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Dividend Investors: Is it Time to Buy BCE Inc.?

BCE Inc. (TSX:BCE)(NYSE:BCE) has fallen 10% since hitting its recent high of $60 per share. Dividend investors who missed the rally have welcomed the pullback, and many are wondering if now is the time to buy.

Let’s take a look at BCE to see if you should add the company to your portfolio.

Earnings and cash flow

BCE Inc. reported Q4 2014 earnings of $0.64 per share, a 9.5% increase over the same period in 2013. For all of 2014, net earnings attributable to shareholders were $2.98 per share, up nearly 20% compared with 2013.

Free cash flow generated in Q4 hit $833 million, a 24% increase over 2013. The growth was driven by higher EBITDA and lower capital expenditures.

For 2015, BCE is forecasting adjusted earnings per share of $3.28-3.38 and free-cash-flow growth of 8-15%.

Dividend and share price appreciation

BCE recently increased the dividend by 5.3% to $2.60 per share. The distribution currently yields about 4.8%. The 10-year annualized dividend growth rate is 7.5% and the stock price has doubled over that time frame.

Business outlook

The company has been Canada’s communications leader since 1880, and BCE continues to expand its dominant position in the market.

Investments in high-speed fibre, mobile 4G and LTE networks, and high-capacity data centres have positioned BCE well to profit from the continuous evolution in the way people communicate and consume content.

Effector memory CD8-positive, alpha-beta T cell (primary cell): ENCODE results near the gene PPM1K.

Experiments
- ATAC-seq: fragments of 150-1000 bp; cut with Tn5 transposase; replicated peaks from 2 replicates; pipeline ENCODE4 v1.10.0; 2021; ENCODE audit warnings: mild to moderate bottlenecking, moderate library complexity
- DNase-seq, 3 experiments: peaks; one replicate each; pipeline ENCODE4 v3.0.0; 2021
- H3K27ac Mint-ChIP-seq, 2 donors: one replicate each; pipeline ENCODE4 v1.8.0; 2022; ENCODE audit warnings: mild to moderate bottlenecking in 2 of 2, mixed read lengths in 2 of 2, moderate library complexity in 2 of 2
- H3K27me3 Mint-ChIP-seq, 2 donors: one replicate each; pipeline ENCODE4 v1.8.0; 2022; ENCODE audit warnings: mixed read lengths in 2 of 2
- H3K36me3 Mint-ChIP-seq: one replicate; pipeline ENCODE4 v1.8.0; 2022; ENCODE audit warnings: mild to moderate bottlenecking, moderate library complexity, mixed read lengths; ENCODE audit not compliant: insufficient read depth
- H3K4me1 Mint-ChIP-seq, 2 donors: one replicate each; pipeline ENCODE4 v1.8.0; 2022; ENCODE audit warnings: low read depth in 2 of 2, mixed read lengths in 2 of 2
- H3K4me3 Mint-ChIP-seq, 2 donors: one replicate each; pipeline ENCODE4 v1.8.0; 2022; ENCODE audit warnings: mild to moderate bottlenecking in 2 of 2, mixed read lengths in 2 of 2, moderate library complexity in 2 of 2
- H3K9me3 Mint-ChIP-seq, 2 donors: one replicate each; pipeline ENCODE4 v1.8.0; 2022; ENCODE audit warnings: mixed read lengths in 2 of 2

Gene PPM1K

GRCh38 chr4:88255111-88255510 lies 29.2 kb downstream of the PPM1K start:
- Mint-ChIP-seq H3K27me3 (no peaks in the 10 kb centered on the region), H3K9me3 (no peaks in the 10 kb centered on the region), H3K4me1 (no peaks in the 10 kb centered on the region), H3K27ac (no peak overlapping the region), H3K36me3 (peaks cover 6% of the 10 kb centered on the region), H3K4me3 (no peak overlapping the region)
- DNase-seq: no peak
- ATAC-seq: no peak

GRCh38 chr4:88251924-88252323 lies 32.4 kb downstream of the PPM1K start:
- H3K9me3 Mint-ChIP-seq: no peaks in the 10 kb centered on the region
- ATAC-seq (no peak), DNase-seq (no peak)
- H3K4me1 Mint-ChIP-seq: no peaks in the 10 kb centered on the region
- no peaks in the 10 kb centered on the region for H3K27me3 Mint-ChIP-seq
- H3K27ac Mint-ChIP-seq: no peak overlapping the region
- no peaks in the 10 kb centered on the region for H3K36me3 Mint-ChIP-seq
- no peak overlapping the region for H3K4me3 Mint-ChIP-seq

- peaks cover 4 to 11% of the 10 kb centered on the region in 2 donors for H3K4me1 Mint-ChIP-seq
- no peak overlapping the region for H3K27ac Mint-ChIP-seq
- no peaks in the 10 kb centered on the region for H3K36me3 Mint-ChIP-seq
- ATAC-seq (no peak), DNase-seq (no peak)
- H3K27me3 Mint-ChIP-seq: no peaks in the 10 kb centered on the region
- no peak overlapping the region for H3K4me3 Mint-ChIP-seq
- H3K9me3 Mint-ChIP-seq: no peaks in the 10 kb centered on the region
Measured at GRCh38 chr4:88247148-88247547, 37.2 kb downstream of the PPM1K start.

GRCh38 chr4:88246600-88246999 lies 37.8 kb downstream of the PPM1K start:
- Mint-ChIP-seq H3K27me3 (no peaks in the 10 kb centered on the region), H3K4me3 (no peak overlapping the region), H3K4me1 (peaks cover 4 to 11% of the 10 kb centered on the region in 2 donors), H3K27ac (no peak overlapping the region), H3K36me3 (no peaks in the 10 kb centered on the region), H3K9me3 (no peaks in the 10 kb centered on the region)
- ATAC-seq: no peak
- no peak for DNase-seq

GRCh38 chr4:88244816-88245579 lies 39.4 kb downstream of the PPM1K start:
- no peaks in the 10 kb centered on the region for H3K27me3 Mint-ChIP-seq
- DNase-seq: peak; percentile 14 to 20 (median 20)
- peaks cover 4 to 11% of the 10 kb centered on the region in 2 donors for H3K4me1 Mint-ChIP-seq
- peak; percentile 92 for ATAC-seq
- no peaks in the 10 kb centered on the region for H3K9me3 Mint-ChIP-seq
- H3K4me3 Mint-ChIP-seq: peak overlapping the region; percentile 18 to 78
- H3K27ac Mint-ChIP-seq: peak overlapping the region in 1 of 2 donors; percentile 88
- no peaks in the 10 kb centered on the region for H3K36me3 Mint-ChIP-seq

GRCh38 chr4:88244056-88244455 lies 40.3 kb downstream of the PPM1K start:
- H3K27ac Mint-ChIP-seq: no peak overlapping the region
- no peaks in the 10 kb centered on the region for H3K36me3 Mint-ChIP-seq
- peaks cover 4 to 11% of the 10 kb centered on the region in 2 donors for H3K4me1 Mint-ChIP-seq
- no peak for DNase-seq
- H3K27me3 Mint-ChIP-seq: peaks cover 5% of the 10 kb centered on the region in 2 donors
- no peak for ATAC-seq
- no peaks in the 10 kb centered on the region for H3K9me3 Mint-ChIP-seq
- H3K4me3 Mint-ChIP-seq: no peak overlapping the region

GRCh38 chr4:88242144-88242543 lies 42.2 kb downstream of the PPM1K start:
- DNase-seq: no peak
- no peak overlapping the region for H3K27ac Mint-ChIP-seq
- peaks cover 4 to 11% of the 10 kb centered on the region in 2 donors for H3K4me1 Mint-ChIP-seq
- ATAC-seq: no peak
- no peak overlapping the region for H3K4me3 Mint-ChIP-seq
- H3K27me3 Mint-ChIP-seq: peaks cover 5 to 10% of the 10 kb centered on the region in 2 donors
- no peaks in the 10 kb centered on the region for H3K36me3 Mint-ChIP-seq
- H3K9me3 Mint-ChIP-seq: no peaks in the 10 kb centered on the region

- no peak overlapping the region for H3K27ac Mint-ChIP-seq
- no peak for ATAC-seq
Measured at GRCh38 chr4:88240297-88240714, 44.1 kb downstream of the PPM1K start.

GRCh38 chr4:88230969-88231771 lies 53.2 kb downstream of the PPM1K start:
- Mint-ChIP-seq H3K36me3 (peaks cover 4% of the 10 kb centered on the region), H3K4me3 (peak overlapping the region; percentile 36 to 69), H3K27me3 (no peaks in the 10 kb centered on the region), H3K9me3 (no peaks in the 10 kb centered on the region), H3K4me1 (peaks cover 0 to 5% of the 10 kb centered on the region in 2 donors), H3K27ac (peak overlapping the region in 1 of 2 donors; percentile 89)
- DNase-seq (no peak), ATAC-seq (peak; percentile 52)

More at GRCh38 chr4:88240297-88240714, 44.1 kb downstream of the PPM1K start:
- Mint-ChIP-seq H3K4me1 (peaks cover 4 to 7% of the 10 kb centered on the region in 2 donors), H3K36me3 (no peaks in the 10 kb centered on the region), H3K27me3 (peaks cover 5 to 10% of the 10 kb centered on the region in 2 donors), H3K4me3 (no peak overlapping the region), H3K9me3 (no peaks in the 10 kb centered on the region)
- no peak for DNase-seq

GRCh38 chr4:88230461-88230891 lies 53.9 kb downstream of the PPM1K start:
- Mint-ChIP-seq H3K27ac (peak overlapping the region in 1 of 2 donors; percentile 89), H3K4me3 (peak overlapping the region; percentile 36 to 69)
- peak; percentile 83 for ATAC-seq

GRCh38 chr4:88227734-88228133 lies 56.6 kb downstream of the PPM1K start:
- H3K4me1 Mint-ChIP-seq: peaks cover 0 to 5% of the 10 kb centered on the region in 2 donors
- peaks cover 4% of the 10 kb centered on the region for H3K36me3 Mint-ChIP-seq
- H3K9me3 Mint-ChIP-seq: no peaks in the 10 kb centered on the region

The company has also spent billions on strategic acquisitions, including the CTV television network, Maple Leaf Sports and Entertainment, Astral Media, and wireless retailer Glentel.

Subscribers continue to pay up for high-speed access to their favourite content, but BCE is still having trouble growing some of the advertising revenues.

Risks

Competition concerns about a fourth national player are probably overblown.

It’s unlikely that an international company would spend the billions required to build a competitive network, especially given Canada’s relatively small market size. If an internal competitor emerges, customers probably won’t see much price relief. Either way, BCE is so well entrenched at this point that it is more than capable of holding its own.

Interest rates could be a concern for BCE because rising rates tend to cause investors to exit positions in dividend stocks. The next move in rates in Canada will probably be lower, and the economic outlook suggests that Canadian interest rates will remain at historically low levels for the foreseeable future.

Should you buy?

Dividend investors have limited high quality choices in the Canadian market, and BCE’s generous distribution is probably among the safest on the S&P/TSX 60. The company’s earnings and free-cash-flow growth should ensure continued increases to the payout.

Given the recent pullback, this is probably a good opportunity to add the stock to your portfolio. However, BCE’s shares are not cheap. The company trades at 15 times forward earnings and 4.1 times book, putting BCE’s value at the high end of its historical range. As long as interest rates remain low, BCE should continue to enjoy a premium valuation.

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Fool contributor Andrew Walker has no position in any stocks mentioned.

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